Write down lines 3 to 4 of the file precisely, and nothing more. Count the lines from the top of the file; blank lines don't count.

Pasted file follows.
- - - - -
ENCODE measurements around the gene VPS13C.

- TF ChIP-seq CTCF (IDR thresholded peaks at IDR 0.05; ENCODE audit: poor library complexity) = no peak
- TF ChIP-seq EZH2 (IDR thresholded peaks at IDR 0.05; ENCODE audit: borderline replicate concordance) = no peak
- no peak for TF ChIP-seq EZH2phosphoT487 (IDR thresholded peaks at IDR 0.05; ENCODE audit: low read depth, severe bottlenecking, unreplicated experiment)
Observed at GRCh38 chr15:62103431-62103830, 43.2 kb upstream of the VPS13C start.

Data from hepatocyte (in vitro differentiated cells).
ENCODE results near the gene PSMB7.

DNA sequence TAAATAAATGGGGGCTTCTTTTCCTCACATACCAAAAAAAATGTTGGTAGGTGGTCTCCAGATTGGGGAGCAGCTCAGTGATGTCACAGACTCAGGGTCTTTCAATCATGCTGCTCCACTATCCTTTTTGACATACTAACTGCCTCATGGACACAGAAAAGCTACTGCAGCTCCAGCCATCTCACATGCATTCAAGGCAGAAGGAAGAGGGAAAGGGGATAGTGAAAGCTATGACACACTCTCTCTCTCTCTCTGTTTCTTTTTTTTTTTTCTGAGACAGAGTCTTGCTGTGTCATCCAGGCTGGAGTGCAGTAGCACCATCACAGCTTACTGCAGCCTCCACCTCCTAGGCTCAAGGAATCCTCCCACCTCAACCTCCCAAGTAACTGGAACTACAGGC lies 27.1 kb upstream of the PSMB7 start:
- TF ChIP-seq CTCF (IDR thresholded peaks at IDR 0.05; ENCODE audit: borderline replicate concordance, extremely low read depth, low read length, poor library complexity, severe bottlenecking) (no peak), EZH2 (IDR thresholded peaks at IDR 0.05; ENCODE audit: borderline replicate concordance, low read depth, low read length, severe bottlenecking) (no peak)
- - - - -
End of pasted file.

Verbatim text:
- TF ChIP-seq EZH2 (IDR thresholded peaks at IDR 0.05; ENCODE audit: borderline replicate concordance) = no peak
- no peak for TF ChIP-seq EZH2phosphoT487 (IDR thresholded peaks at IDR 0.05; ENCODE audit: low read depth, severe bottlenecking, unreplicated experiment)